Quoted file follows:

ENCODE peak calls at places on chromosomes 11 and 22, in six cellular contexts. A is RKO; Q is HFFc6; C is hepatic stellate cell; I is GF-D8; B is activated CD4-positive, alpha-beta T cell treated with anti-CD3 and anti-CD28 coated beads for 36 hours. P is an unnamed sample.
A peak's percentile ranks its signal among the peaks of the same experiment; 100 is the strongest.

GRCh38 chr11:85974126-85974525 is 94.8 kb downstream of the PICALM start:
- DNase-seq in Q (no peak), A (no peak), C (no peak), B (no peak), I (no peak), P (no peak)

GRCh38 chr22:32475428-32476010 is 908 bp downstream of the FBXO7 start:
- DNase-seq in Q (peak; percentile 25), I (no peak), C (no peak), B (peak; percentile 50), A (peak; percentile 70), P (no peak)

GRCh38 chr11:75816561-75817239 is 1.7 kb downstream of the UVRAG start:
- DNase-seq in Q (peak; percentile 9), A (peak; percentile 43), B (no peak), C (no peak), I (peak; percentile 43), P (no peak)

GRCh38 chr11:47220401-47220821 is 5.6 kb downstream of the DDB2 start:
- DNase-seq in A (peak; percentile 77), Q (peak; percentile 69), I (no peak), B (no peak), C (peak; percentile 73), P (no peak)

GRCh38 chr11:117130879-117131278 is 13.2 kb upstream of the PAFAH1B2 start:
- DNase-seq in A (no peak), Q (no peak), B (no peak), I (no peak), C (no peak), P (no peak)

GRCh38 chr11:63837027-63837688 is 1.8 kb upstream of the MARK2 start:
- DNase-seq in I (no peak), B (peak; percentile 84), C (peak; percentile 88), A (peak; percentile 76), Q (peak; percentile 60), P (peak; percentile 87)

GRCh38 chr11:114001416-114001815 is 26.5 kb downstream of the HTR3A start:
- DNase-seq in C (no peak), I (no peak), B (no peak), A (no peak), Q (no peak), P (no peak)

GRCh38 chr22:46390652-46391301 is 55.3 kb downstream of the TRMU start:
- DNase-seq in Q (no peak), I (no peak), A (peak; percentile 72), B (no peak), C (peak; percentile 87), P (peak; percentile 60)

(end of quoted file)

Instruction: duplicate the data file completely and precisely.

ENCODE peak calls at places on chromosomes 11 and 22, in six cellular contexts. A is RKO; Q is HFFc6; C is hepatic stellate cell; I is GF-D8; B is activated CD4-positive, alpha-beta T cell treated with anti-CD3 and anti-CD28 coated beads for 36 hours. P is an unnamed sample.
A peak's percentile ranks its signal among the peaks of the same experiment; 100 is the strongest.

GRCh38 chr11:85974126-85974525 is 94.8 kb downstream of the PICALM start:
- DNase-seq in Q (no peak), A (no peak), C (no peak), B (no peak), I (no peak), P (no peak)

GRCh38 chr22:32475428-32476010 is 908 bp downstream of the FBXO7 start:
- DNase-seq in Q (peak; percentile 25), I (no peak), C (no peak), B (peak; percentile 50), A (peak; percentile 70), P (no peak)

GRCh38 chr11:75816561-75817239 is 1.7 kb downstream of the UVRAG start:
- DNase-seq in Q (peak; percentile 9), A (peak; percentile 43), B (no peak), C (no peak), I (peak; percentile 43), P (no peak)

GRCh38 chr11:47220401-47220821 is 5.6 kb downstream of the DDB2 start:
- DNase-seq in A (peak; percentile 77), Q (peak; percentile 69), I (no peak), B (no peak), C (peak; percentile 73), P (no peak)

GRCh38 chr11:117130879-117131278 is 13.2 kb upstream of the PAFAH1B2 start:
- DNase-seq in A (no peak), Q (no peak), B (no peak), I (no peak), C (no peak), P (no peak)

GRCh38 chr11:63837027-63837688 is 1.8 kb upstream of the MARK2 start:
- DNase-seq in I (no peak), B (peak; percentile 84), C (peak; percentile 88), A (peak; percentile 76), Q (peak; percentile 60), P (peak; percentile 87)

GRCh38 chr11:114001416-114001815 is 26.5 kb downstream of the HTR3A start:
- DNase-seq in C (no peak), I (no peak), B (no peak), A (no peak), Q (no peak), P (no peak)

GRCh38 chr22:46390652-46391301 is 55.3 kb downstream of the TRMU start:
- DNase-seq in Q (no peak), I (no peak), A (peak; percentile 72), B (no peak), C (peak; percentile 87), P (peak; percentile 60)